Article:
On January 17, 2014, after a five-day medical malpractice trial, a Maryland jury in a very conservative jurisdiction returned its verdict in the amount of $2.5 million after finding a surgeon was medically negligent in failing to timely diagnose a 19-year-old’s cancer that resulted in her death.
The jury that consisted of four men and two women deliberated for four and a half hours before awarding $2.1 million in noneconomic damages ($1.5 million to the woman’s estate and $300,000 each to her parents, which total will be reduced to $887,500, pursuant to Maryland’s cap (limit) on noneconomic damages in medical malpractice cases that was in effect at the time), $402,000 for medical expenses, and $10,000 for funeral expenses.
The Underlying Facts
In 2006, when the girl was 19, her primary care physician referred her to a surgeon to evaluate her continuing rectal bleeding. The Maryland medical malpractice claim alleged that the surgeon who examined the girl on September 7, 2006 performed a digital rectal exam after which he diagnosed her as having a healing anal fissure and recommended the use of stool softeners if her rectal bleeding continued.
While the girl’s rectal bleeding continued, her parents relied on the surgeon’s diagnosis in not obtaining further medical diagnosis and treatment. The woman returned to her primary care physician in the spring of 2010, with complaints of weight loss in conjunction with frequent diarrhea and continuing bleeding. The primary care physician referred her to a gastroenterologist, who found a small rectal cancer in May 2010. The cancer spread to her lungs and liver. The girl was 25 when she died from rectal cancer in July 2012, despite aggressive medical treatment.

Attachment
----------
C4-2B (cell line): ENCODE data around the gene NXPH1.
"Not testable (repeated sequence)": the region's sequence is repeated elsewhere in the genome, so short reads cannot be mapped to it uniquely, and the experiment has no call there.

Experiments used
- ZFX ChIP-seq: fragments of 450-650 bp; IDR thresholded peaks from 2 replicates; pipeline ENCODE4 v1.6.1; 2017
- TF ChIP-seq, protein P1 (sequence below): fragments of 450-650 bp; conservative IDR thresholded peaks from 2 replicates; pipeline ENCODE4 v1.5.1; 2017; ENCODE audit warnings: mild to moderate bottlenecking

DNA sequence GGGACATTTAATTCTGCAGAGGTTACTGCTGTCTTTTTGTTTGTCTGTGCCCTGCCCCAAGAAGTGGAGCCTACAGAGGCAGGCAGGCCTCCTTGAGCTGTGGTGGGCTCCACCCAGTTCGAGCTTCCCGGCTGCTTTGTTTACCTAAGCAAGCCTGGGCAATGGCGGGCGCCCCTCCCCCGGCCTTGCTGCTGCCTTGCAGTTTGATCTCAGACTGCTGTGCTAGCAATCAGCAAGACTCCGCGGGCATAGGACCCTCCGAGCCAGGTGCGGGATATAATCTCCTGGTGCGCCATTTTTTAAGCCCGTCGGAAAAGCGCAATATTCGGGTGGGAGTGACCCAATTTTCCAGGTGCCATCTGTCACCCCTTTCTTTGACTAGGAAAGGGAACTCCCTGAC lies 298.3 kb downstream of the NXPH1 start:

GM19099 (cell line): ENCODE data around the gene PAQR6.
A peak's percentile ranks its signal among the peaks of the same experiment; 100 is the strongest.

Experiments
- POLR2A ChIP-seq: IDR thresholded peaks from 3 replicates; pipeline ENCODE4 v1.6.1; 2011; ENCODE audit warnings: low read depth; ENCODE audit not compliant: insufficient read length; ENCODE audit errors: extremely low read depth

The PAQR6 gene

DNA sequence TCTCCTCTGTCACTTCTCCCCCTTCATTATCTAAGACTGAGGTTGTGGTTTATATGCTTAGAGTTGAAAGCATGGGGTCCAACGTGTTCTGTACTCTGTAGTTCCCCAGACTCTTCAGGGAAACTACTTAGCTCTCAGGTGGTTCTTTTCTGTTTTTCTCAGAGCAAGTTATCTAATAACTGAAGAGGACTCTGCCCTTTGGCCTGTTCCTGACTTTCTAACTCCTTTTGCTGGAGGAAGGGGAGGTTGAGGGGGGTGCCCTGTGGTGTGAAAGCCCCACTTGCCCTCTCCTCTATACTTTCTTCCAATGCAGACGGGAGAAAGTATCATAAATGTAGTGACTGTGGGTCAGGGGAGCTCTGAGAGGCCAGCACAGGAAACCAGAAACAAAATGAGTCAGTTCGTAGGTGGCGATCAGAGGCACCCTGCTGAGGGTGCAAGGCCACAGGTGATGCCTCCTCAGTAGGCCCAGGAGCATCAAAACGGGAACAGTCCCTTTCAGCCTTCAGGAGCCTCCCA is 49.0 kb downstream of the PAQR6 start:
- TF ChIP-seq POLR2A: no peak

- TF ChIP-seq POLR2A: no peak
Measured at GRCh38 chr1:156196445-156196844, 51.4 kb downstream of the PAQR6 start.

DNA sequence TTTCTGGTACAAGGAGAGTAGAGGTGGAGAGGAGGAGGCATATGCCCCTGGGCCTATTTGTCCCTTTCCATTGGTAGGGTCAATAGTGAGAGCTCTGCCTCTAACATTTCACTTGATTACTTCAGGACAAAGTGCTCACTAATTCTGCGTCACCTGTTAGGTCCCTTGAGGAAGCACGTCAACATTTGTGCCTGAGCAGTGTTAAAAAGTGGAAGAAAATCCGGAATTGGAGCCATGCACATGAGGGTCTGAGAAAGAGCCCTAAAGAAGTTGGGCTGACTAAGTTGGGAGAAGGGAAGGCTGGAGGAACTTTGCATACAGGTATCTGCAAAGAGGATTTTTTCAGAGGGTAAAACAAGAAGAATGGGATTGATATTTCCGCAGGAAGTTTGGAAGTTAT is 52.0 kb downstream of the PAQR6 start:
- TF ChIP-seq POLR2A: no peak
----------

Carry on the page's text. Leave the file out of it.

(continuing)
The Maryland medical malpractice lawsuit alleged that had the surgeon performed timely and appropriate medical testing, the girl’s rectal cancer would have been timely diagnosed and successfully treated. The Maryland medical malpractice jury found that the surgeon had breached the standard of care. The jury also found that the girl was contributorily negligent, but that her negligence was not a cause of her death (Maryland is one of a few states in which contributory negligence is a complete bar to recovery; therefore, it was critical to the plaintiffs’ success in pursuing their medical malpractice claim that the jury determine that contributory negligence was not a cause of the woman’s death.)
The Maryland medical malpractice verdict was rendered against the defendant surgeon and his medical practice. The malpractice lawsuit was originally filed on October 1, 2012. After the verdict was read, one of the plaintiffs’ attorneys stated on behalf of the woman’s parents, “They were obviously please with the jury’s finding, but obviously they don’t have their daughter.”
If you or a loved one suffered serious injuries (or death) as a result of medical malpractice in Maryland or in another state in the United States, you should promptly seek the advice of a Maryland medical malpractice attorney or a medical malpractice attorney in your state who may investigate your medical negligence claim for you and represent you in a medical malpractice case, if appropriate.
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